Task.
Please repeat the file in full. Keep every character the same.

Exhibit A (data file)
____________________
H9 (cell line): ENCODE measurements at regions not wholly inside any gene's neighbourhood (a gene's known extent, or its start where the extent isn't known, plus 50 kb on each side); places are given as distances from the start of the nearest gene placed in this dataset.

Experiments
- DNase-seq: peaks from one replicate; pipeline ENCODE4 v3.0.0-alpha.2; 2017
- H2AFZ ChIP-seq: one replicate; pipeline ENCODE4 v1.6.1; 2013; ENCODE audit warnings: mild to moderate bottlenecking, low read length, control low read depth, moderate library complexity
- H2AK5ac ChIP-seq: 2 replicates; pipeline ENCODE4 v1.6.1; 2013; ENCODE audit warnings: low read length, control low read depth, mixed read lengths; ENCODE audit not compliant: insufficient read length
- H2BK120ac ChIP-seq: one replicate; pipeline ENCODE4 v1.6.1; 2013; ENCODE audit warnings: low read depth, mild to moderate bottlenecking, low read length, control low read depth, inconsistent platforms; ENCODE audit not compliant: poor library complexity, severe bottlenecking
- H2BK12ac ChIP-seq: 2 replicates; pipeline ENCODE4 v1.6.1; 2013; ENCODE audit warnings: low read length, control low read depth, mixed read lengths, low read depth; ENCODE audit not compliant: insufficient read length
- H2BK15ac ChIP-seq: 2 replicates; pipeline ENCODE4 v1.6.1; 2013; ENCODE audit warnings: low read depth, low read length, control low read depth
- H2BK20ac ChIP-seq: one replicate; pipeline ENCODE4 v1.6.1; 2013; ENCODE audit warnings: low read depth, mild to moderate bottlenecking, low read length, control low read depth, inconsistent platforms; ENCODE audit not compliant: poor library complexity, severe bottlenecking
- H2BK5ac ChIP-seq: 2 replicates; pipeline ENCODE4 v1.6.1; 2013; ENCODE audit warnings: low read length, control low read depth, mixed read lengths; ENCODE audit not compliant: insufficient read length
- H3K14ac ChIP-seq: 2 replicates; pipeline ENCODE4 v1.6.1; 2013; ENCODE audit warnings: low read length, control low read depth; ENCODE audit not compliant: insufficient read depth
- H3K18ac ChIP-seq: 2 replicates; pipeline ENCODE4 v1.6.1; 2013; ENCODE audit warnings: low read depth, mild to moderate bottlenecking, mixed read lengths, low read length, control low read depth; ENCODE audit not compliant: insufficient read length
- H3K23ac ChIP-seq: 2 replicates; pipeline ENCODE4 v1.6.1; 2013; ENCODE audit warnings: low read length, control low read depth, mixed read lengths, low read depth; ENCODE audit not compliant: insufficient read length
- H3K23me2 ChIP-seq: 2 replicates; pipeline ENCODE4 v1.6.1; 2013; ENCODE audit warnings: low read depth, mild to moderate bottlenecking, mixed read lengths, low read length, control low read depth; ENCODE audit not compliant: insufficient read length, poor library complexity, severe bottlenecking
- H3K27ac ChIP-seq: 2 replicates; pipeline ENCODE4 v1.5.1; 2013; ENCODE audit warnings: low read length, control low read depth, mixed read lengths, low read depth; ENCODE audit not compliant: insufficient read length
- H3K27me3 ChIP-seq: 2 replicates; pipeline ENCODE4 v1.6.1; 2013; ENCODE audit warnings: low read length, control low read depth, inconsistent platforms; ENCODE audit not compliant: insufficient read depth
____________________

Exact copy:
H9 (cell line): ENCODE measurements at regions not wholly inside any gene's neighbourhood (a gene's known extent, or its start where the extent isn't known, plus 50 kb on each side); places are given as distances from the start of the nearest gene placed in this dataset.

Experiments
- DNase-seq: peaks from one replicate; pipeline ENCODE4 v3.0.0-alpha.2; 2017
- H2AFZ ChIP-seq: one replicate; pipeline ENCODE4 v1.6.1; 2013; ENCODE audit warnings: mild to moderate bottlenecking, low read length, control low read depth, moderate library complexity
- H2AK5ac ChIP-seq: 2 replicates; pipeline ENCODE4 v1.6.1; 2013; ENCODE audit warnings: low read length, control low read depth, mixed read lengths; ENCODE audit not compliant: insufficient read length
- H2BK120ac ChIP-seq: one replicate; pipeline ENCODE4 v1.6.1; 2013; ENCODE audit warnings: low read depth, mild to moderate bottlenecking, low read length, control low read depth, inconsistent platforms; ENCODE audit not compliant: poor library complexity, severe bottlenecking
- H2BK12ac ChIP-seq: 2 replicates; pipeline ENCODE4 v1.6.1; 2013; ENCODE audit warnings: low read length, control low read depth, mixed read lengths, low read depth; ENCODE audit not compliant: insufficient read length
- H2BK15ac ChIP-seq: 2 replicates; pipeline ENCODE4 v1.6.1; 2013; ENCODE audit warnings: low read depth, low read length, control low read depth
- H2BK20ac ChIP-seq: one replicate; pipeline ENCODE4 v1.6.1; 2013; ENCODE audit warnings: low read depth, mild to moderate bottlenecking, low read length, control low read depth, inconsistent platforms; ENCODE audit not compliant: poor library complexity, severe bottlenecking
- H2BK5ac ChIP-seq: 2 replicates; pipeline ENCODE4 v1.6.1; 2013; ENCODE audit warnings: low read length, control low read depth, mixed read lengths; ENCODE audit not compliant: insufficient read length
- H3K14ac ChIP-seq: 2 replicates; pipeline ENCODE4 v1.6.1; 2013; ENCODE audit warnings: low read length, control low read depth; ENCODE audit not compliant: insufficient read depth
- H3K18ac ChIP-seq: 2 replicates; pipeline ENCODE4 v1.6.1; 2013; ENCODE audit warnings: low read depth, mild to moderate bottlenecking, mixed read lengths, low read length, control low read depth; ENCODE audit not compliant: insufficient read length
- H3K23ac ChIP-seq: 2 replicates; pipeline ENCODE4 v1.6.1; 2013; ENCODE audit warnings: low read length, control low read depth, mixed read lengths, low read depth; ENCODE audit not compliant: insufficient read length
- H3K23me2 ChIP-seq: 2 replicates; pipeline ENCODE4 v1.6.1; 2013; ENCODE audit warnings: low read depth, mild to moderate bottlenecking, mixed read lengths, low read length, control low read depth; ENCODE audit not compliant: insufficient read length, poor library complexity, severe bottlenecking
- H3K27ac ChIP-seq: 2 replicates; pipeline ENCODE4 v1.5.1; 2013; ENCODE audit warnings: low read length, control low read depth, mixed read lengths, low read depth; ENCODE audit not compliant: insufficient read length
- H3K27me3 ChIP-seq: 2 replicates; pipeline ENCODE4 v1.6.1; 2013; ENCODE audit warnings: low read length, control low read depth, inconsistent platforms; ENCODE audit not compliant: insufficient read depth